In her moving acceptance speech, she noted one source of inspiration for her portrayal of a slave: “It doesn’t escape me for one moment that so much joy in my life is thanks to so much pain in someone else’s. And so I want to salute the spirit of Patsey for her guidance.”

She also thanked director Steve McQueen: “You charge everything you fashion with a breath of your own spirit. Thank you so much for putting me in this position, it’s been the joy of my life.”

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Painter Robert Genn on Art and Happiness

By Douglas Eby

Robert GennIn an issue of his newsletter, artist Robert Genn notes that in his book “Against Happiness” writer Eric Wilson “disparages our current love affair with putting on a happy face.”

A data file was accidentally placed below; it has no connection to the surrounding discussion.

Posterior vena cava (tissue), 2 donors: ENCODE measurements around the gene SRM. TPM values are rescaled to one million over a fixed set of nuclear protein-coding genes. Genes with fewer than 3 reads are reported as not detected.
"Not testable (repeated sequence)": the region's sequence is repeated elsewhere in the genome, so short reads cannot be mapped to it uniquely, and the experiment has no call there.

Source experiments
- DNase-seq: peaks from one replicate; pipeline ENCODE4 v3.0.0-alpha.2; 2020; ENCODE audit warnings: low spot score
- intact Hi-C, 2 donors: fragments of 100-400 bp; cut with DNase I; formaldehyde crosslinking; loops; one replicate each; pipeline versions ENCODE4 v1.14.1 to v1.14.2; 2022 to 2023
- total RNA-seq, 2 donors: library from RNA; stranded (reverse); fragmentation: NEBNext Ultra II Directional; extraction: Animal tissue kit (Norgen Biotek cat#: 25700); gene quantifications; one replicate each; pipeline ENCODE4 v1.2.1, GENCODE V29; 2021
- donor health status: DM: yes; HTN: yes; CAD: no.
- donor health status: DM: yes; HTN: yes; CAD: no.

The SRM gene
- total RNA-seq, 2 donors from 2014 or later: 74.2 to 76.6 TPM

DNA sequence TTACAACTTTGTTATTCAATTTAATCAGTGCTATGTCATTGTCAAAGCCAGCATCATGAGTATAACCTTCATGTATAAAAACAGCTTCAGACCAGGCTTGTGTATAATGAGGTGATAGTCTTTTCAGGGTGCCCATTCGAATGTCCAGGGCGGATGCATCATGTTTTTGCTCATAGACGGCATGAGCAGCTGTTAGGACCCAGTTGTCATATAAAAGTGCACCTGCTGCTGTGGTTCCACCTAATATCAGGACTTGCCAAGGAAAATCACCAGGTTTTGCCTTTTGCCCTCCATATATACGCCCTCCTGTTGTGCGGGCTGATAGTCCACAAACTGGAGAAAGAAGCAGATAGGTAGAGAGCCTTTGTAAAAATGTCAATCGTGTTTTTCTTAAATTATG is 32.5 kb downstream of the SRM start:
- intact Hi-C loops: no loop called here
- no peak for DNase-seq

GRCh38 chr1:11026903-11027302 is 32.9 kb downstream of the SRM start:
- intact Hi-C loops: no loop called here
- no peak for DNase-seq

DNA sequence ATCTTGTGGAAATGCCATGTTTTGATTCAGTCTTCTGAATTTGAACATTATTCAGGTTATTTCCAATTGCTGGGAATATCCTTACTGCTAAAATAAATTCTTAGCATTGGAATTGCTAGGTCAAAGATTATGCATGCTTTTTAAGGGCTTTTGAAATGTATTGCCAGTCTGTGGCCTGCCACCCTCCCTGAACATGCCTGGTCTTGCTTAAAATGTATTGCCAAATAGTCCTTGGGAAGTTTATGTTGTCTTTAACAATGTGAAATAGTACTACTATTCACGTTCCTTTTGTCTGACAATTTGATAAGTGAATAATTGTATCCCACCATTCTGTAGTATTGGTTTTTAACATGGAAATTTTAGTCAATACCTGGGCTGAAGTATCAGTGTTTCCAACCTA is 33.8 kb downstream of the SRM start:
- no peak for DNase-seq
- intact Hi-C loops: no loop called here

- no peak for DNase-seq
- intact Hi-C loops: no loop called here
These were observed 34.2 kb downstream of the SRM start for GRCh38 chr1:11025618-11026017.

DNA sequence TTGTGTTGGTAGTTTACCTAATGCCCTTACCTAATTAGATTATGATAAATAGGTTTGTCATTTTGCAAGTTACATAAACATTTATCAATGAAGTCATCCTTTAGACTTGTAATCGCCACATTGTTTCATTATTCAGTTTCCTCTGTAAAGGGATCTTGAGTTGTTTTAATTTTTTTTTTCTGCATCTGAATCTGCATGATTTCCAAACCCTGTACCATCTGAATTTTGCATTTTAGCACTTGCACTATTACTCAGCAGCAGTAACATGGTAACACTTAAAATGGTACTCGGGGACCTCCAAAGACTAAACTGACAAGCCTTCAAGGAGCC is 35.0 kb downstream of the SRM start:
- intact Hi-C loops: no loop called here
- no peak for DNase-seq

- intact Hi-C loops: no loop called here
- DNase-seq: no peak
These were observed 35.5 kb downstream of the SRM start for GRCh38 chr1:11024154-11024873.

Wilson thinks that with our “feel good” culture and the “widespread use of happy drugs, everybody’s trying to be cheerful and there are no decent dollops of melancholy and sadness. When this happens, art becomes bland, unchallenging and redundant.”

Genn notes, “Dr. Thomas Svolos of the department of Psychiatry at Creighton University School of Medicine thinks Wilson is right. ‘When you’re melancholy, you tend to step back and examine your life,’ he says. ‘That kind of questioning is essential for creativity.’

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Creative People, Trauma, Addiction: Colin Farrell

By Douglas Eby

“Basically, I’d been fairly drunk or high since I was 14.” Colin Farrell

Colin FarrellWhy do so many creative people use and abuse drugs, often to the point of addiction?